Came across this Q & A article excerpt - has anyone seen or heard of this? It might help some of the small operators who only do a few sales a year to stay in compliance:Does that mean that no loans can be made to borrowers by those
without a mortgage origination license if the borrower plans to use the
property for personal, family, or household purposes?
No - certain exceptions were written into the Dodd-Frank rules for
sellers who wish to fund the purchase of their property with owner
financing. The seller financer is not treated as a “loan originator” if
the seller meets certain criteria associated with the sale and finance
of a limited number of properties in a 12-month period. The initial
exceptions that were originally laid out in Dodd-Frank were modified by
the Consumer Financial Protection Bureau during 2013 after receipt of
public comments, so sellers need to be sure they are operating from the
most current CFPB regulations.
The first available exclusion is for sellers who finance the purchase
of three (3) or fewer properties in a 12-month period. In order to
qualify for the exclusion and make the loan, the following
qualifications must be met:
The seller provides financing for the sale of three or
fewer properties in any 12-month period. The property must have been
owned by the seller and serve as security for the loan. Note that for
this exclusion, the seller may include individual sellers, as well as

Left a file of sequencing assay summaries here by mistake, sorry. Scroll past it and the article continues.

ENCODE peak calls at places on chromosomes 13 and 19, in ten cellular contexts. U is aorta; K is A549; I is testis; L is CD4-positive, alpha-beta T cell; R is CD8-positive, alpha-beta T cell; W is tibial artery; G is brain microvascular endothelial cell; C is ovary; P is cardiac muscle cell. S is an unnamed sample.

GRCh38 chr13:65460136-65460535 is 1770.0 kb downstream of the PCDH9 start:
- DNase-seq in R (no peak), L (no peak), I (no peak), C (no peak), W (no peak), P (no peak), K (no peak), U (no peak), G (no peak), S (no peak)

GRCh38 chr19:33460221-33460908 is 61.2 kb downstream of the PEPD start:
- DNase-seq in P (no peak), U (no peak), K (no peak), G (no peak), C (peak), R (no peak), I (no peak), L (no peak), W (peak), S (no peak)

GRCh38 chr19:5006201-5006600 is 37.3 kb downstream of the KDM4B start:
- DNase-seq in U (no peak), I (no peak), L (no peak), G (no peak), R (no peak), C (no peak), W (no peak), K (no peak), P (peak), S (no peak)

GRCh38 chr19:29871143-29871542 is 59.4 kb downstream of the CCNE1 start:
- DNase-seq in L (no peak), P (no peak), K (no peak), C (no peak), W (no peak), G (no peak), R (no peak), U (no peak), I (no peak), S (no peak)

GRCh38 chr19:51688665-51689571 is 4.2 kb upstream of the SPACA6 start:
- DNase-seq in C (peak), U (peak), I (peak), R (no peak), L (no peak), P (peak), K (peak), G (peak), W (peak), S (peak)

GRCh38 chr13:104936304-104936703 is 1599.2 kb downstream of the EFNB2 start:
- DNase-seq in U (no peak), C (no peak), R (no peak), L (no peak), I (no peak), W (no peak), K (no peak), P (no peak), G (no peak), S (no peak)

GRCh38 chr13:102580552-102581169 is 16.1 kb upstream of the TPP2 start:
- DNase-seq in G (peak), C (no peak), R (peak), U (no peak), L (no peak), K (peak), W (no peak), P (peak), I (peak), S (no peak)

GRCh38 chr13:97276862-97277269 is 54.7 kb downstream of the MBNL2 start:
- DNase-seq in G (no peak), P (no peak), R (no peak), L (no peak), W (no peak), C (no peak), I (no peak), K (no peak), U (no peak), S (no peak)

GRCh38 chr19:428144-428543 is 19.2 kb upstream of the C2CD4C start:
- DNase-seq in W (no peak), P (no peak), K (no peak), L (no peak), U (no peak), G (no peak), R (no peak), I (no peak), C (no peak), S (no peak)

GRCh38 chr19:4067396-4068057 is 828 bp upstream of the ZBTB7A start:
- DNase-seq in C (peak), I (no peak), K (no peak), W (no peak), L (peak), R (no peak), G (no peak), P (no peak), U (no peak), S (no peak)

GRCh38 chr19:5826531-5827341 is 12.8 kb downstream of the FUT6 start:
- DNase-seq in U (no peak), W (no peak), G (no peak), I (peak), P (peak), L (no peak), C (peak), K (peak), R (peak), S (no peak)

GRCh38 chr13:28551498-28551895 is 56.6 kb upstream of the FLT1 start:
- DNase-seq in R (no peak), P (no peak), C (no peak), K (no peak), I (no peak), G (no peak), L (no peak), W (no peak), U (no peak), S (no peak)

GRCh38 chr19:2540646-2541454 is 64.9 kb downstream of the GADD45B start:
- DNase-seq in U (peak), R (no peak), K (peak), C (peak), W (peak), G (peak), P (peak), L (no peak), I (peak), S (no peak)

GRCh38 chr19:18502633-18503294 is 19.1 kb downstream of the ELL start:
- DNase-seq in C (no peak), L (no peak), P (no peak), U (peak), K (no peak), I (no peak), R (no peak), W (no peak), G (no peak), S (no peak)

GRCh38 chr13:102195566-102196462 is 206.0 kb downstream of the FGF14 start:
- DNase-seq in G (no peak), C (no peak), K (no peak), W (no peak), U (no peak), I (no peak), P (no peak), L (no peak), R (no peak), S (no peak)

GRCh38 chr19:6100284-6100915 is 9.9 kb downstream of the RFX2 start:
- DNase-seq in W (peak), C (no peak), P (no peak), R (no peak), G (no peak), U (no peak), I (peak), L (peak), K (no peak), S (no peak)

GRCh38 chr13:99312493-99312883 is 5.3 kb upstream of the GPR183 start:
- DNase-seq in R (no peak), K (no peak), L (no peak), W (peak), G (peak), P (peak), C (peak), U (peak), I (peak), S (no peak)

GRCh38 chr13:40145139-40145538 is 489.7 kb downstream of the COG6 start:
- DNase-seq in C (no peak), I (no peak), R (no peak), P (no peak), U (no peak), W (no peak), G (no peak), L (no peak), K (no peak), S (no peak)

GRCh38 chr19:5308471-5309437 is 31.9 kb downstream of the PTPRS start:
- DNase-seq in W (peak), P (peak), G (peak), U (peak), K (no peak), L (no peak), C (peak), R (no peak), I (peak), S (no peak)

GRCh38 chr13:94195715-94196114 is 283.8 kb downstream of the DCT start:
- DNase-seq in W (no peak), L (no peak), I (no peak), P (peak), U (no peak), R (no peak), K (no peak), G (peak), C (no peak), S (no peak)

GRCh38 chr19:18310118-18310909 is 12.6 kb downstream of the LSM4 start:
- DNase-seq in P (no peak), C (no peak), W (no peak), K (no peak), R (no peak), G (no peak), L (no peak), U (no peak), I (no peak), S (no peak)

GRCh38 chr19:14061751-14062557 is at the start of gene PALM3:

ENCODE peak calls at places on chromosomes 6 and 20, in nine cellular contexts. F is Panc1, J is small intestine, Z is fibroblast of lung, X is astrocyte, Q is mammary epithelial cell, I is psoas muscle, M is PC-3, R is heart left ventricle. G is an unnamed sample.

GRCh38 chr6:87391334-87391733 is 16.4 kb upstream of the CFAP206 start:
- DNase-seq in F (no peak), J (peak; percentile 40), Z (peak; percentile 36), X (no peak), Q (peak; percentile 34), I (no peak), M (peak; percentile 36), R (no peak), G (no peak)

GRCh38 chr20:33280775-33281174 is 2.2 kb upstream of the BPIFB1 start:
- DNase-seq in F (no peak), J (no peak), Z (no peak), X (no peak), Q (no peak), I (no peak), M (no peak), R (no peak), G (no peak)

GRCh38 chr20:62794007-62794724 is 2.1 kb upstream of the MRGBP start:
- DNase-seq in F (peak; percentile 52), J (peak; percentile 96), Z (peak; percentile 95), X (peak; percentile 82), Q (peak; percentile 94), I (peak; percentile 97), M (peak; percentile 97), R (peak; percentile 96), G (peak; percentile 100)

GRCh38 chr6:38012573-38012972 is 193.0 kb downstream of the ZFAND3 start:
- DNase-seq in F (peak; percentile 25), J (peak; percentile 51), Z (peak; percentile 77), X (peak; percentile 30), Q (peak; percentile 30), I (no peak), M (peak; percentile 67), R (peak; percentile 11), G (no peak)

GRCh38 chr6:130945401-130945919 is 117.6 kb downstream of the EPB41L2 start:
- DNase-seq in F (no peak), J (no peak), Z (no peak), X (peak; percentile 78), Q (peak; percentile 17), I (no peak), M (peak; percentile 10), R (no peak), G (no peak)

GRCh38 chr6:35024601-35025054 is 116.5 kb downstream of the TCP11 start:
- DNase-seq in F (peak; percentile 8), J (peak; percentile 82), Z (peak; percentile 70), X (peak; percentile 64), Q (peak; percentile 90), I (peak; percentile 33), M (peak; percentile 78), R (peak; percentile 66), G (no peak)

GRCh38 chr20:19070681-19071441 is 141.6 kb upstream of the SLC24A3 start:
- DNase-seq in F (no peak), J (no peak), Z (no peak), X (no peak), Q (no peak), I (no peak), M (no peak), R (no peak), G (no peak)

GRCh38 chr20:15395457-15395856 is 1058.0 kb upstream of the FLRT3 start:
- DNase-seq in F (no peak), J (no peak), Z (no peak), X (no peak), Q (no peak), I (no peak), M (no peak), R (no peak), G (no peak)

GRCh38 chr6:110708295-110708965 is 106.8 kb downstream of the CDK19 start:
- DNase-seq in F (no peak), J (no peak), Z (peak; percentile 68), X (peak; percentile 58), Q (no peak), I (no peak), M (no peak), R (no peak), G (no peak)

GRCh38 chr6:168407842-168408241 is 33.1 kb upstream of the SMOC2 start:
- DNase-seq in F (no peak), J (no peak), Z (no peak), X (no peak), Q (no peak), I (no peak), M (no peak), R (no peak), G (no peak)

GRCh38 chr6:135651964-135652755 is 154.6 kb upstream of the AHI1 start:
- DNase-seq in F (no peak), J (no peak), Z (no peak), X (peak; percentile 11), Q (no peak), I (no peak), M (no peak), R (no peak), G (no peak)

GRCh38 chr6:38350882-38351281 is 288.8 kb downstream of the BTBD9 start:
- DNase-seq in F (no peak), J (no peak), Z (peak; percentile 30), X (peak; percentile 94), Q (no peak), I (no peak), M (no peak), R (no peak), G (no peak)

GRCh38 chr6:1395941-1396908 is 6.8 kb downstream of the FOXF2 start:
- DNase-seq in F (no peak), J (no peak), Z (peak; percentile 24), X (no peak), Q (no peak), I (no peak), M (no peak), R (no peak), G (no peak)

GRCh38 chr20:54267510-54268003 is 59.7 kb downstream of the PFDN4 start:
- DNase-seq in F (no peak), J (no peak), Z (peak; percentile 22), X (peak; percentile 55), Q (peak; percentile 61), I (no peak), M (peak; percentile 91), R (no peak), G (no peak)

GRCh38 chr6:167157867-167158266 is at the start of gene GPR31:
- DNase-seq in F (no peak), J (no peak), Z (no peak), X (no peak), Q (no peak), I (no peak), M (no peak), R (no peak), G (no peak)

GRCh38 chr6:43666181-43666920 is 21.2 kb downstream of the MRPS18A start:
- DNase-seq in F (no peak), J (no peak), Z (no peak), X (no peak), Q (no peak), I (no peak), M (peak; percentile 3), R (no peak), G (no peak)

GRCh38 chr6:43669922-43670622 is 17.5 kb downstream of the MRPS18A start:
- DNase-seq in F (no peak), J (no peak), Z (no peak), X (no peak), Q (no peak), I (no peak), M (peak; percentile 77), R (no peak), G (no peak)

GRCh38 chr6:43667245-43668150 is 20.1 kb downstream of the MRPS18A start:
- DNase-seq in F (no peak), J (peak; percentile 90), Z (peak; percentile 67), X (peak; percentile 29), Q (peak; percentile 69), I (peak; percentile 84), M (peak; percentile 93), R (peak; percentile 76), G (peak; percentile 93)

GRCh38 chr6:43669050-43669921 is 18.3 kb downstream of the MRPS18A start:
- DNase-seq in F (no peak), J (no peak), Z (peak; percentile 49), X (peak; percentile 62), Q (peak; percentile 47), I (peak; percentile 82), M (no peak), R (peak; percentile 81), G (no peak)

businesses, trusts, and other entities.
The seller did not construct, or act as a contractor
in the construction of, the residence in the ordinary course of their
business. This element means that builders or contractors who are in
the business of constructing homes do not qualify for the three-property
seller finance exclusion.
The terms of the loan offered must meet the following requirements:
First, the loan must be fully amortizing.
That means that the loan must be fully paid off over a set term.
Balloon payments are not permitted. Negatively amortizing terms are
also not permitted, where monthly payments do not cover the full amount
of interest due and unpaid interest is added to the principal balance of
Second, the person must determine in good faith that the consumer has a reasonable ability to repay.
The following “ability to repay” factors for non-exempt residential
loans could be taken into consideration when determining the borrower’s
ability to make payments: (1) current or reasonably expected income or
assets; (2) current employment status; (3) the monthly payment on the
proposed loan; (4) the monthly payment on any simultaneous loan; (5) the
monthly payment for mortgage-related obligations; (6) current debt
obligations, alimony, and child support; (7) the monthly debt-to-income
ratio or residual income; and (8) credit history. While seller
financers are not required to formally document how they made the good
faith ability-to-repay determination, prudent sellers should keep
records in case their analysis is ever called into question.
Third, the loan must have a fixed interest rate or an adjustable interest rate that remains fixed for at least five years.
If the rate adjusts, it must be tied to a widely-available index such
as indices for U.S. Treasury securities or LIBOR. Any annual or
lifetime interest rate adjustments must also be reasonable. The CFPB
has stated that an annual interest rate increase of two percentage (2%)
points or less is reasonable, and a lifetime limitation of an increase
of six percentage (6%) points or less is reasonable.